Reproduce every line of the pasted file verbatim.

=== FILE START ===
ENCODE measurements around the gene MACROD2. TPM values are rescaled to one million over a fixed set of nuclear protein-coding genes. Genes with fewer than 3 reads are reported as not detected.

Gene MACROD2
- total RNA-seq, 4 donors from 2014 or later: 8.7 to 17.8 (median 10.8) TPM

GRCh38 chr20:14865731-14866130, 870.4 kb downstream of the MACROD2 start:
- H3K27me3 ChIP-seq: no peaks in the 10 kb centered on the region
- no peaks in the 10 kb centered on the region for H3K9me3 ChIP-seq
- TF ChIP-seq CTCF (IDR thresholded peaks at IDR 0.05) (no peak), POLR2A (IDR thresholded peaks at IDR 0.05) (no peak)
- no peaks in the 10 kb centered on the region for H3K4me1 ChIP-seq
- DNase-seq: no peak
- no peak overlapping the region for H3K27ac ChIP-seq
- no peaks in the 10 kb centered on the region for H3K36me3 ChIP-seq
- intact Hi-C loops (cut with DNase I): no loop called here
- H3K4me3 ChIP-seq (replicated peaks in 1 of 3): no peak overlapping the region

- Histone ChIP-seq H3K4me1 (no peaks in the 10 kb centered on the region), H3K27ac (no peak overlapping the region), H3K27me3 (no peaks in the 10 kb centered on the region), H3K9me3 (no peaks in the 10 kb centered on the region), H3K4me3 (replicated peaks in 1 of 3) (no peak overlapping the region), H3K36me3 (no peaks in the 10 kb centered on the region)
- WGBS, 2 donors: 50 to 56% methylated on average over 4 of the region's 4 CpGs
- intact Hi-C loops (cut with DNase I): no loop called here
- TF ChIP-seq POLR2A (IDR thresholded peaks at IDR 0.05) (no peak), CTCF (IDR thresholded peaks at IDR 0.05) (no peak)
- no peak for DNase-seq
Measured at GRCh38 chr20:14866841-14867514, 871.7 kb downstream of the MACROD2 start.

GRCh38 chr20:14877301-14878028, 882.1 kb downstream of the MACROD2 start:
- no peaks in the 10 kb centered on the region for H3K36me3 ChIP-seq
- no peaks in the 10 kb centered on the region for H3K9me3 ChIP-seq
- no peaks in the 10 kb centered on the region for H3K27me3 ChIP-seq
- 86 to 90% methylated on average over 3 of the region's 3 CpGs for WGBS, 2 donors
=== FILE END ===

ENCODE measurements around the gene MACROD2. TPM values are rescaled to one million over a fixed set of nuclear protein-coding genes. Genes with fewer than 3 reads are reported as not detected.

Gene MACROD2
- total RNA-seq, 4 donors from 2014 or later: 8.7 to 17.8 (median 10.8) TPM

GRCh38 chr20:14865731-14866130, 870.4 kb downstream of the MACROD2 start:
- H3K27me3 ChIP-seq: no peaks in the 10 kb centered on the region
- no peaks in the 10 kb centered on the region for H3K9me3 ChIP-seq
- TF ChIP-seq CTCF (IDR thresholded peaks at IDR 0.05) (no peak), POLR2A (IDR thresholded peaks at IDR 0.05) (no peak)
- no peaks in the 10 kb centered on the region for H3K4me1 ChIP-seq
- DNase-seq: no peak
- no peak overlapping the region for H3K27ac ChIP-seq
- no peaks in the 10 kb centered on the region for H3K36me3 ChIP-seq
- intact Hi-C loops (cut with DNase I): no loop called here
- H3K4me3 ChIP-seq (replicated peaks in 1 of 3): no peak overlapping the region

- Histone ChIP-seq H3K4me1 (no peaks in the 10 kb centered on the region), H3K27ac (no peak overlapping the region), H3K27me3 (no peaks in the 10 kb centered on the region), H3K9me3 (no peaks in the 10 kb centered on the region), H3K4me3 (replicated peaks in 1 of 3) (no peak overlapping the region), H3K36me3 (no peaks in the 10 kb centered on the region)
- WGBS, 2 donors: 50 to 56% methylated on average over 4 of the region's 4 CpGs
- intact Hi-C loops (cut with DNase I): no loop called here
- TF ChIP-seq POLR2A (IDR thresholded peaks at IDR 0.05) (no peak), CTCF (IDR thresholded peaks at IDR 0.05) (no peak)
- no peak for DNase-seq
Measured at GRCh38 chr20:14866841-14867514, 871.7 kb downstream of the MACROD2 start.

GRCh38 chr20:14877301-14878028, 882.1 kb downstream of the MACROD2 start:
- no peaks in the 10 kb centered on the region for H3K36me3 ChIP-seq
- no peaks in the 10 kb centered on the region for H3K9me3 ChIP-seq
- no peaks in the 10 kb centered on the region for H3K27me3 ChIP-seq
- 86 to 90% methylated on average over 3 of the region's 3 CpGs for WGBS, 2 donors